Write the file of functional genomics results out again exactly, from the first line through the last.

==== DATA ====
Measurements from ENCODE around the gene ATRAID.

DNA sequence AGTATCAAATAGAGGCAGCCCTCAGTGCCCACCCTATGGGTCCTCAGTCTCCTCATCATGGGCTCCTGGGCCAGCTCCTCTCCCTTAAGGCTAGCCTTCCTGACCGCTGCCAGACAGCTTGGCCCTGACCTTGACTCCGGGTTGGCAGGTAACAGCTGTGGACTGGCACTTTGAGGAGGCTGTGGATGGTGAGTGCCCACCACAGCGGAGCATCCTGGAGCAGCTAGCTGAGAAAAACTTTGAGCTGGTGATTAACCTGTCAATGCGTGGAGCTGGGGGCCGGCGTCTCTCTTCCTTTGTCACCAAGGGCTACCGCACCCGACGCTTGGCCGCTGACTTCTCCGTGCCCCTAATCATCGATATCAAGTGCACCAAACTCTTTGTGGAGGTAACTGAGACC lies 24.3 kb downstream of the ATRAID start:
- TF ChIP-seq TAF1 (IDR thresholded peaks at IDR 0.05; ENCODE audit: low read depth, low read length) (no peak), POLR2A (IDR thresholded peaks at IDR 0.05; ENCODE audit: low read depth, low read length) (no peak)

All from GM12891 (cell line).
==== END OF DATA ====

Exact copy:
Measurements from ENCODE around the gene ATRAID.

DNA sequence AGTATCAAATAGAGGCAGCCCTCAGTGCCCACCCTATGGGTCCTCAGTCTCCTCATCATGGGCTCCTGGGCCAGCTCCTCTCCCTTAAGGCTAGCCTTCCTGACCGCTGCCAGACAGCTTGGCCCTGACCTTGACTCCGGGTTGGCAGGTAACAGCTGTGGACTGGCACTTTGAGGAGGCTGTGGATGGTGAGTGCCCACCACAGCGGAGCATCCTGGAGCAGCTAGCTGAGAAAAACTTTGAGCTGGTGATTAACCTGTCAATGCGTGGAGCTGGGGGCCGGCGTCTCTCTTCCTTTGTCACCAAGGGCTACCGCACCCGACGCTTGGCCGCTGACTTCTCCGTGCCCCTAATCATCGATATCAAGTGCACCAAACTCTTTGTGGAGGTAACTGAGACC lies 24.3 kb downstream of the ATRAID start:
- TF ChIP-seq TAF1 (IDR thresholded peaks at IDR 0.05; ENCODE audit: low read depth, low read length) (no peak), POLR2A (IDR thresholded peaks at IDR 0.05; ENCODE audit: low read depth, low read length) (no peak)

All from GM12891 (cell line).